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  • Writer's pictureTight Spine

Smoke gets in your eyes - Part 1

Updated: Jun 24, 2023

Laughing, Moses clapped his brother on the shoulder as Miriam turned with cups of tea for each of them. As they collectively chuckled into their steaming cups, she noticed Aaron's hands had become quite chapped and cracked from repeated ceremonial washing at the temple. She smiled to herself; a quick mental inventory of her pantry told her that she had everything needed for a balm to heal his hands. She would make it tonight.


From the south, the sound of a large crowd drew close. Moses and Aaron lifted their eyes from the steaming cups of tea, making eye contact with Miriam. They quickly wiped their beards, and stood. The three quickly flipped back the tent opening and faced three men who stood together; one of them began yelling at them, over-enunciating his words. Spittle gathered at the corners of his mouth, his eyes full of rage.


The three siblings instinctively closed the space between them with Moses in the middle. They came out of the tent together, which forced the three men to back into the angry crowd that had grown around them. People filled in all available space between the Levitical family tents. Behind them to the west, stood the Tabernacle. The yelling man was close enough that Aaron saw in the reflection of the man's eyes the courtyard curtains billowing against the sky and the cloud that hovered over The Tent.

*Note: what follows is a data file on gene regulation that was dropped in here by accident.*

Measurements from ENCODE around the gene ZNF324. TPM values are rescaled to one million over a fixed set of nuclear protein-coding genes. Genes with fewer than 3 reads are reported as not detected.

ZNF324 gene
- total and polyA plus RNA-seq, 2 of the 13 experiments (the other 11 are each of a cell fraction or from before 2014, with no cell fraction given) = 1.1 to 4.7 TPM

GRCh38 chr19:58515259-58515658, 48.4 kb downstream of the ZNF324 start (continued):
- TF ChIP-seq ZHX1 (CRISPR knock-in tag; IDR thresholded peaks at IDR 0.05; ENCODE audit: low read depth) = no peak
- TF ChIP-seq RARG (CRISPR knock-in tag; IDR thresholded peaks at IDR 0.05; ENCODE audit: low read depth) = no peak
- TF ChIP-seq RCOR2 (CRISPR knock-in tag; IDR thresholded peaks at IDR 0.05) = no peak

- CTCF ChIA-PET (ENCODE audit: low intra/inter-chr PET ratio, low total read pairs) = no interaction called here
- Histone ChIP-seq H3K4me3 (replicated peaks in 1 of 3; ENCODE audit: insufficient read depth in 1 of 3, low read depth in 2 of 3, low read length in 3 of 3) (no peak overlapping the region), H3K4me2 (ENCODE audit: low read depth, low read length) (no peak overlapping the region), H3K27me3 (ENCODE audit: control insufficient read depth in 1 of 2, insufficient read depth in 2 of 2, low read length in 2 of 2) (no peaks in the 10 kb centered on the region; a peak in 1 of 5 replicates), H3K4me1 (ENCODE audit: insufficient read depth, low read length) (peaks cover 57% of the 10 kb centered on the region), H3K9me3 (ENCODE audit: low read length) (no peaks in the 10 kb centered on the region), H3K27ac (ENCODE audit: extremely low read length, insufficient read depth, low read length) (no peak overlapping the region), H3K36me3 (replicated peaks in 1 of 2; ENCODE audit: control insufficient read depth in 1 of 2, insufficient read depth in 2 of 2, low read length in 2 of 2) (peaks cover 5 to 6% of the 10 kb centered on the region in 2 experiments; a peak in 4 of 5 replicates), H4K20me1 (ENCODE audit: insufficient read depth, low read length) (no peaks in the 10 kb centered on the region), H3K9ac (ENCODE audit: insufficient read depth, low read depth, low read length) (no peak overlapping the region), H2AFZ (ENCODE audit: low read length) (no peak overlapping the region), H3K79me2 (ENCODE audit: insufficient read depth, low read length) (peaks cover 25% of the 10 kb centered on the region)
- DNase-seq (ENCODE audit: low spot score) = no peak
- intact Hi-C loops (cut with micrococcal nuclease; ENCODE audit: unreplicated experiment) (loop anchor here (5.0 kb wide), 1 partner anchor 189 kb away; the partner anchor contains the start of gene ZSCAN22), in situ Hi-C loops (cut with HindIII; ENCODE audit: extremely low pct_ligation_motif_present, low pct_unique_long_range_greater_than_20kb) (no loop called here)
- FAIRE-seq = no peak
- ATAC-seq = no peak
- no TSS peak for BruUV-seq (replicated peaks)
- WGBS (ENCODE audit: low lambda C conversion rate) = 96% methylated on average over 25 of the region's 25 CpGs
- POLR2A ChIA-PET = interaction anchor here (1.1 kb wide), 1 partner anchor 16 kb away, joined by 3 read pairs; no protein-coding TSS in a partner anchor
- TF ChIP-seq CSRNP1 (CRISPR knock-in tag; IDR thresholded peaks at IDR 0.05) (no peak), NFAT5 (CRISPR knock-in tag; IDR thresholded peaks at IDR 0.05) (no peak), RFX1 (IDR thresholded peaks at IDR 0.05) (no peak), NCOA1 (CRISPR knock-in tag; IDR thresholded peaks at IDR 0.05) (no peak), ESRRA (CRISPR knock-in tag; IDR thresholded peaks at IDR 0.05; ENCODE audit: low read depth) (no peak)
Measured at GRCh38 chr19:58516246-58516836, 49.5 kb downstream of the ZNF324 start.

The yelling man was Korah, a Kohathite from the South Levite Camp. Whenever the cloud over The Tent lift would lift, the Israelites knew God was telling them to move. The Kohathites were a family within the Levite tribe, responsible for carrying the holy articles from The Tent. When the camps would line up in the caravan, the holy articles were hand-carried between the tribes from the South and West Camps. Korah was one of two men responsible for carrying the Tabernacle altar.


Next to carrying the Ark of the Covenant, there was not a holier job for a Kohathite. To move the bronze altar, Aaron the high priest and his son Eleazor would oversee the removal of the ashes before personally wrapping the altar in purple linen. Once enrobed in the color of royalty, the father and son would then place on the altar the service items such as sprinkling bowls and meat forks. The entire affair would then be bundled in protective sea cow hide before putting the carrying poles in place. The poles and the elaborate wrapping were to prevent unauthorized (and thus deadly) contact with the holy things of Yahweh. Only those in the priesthood could touch them and live.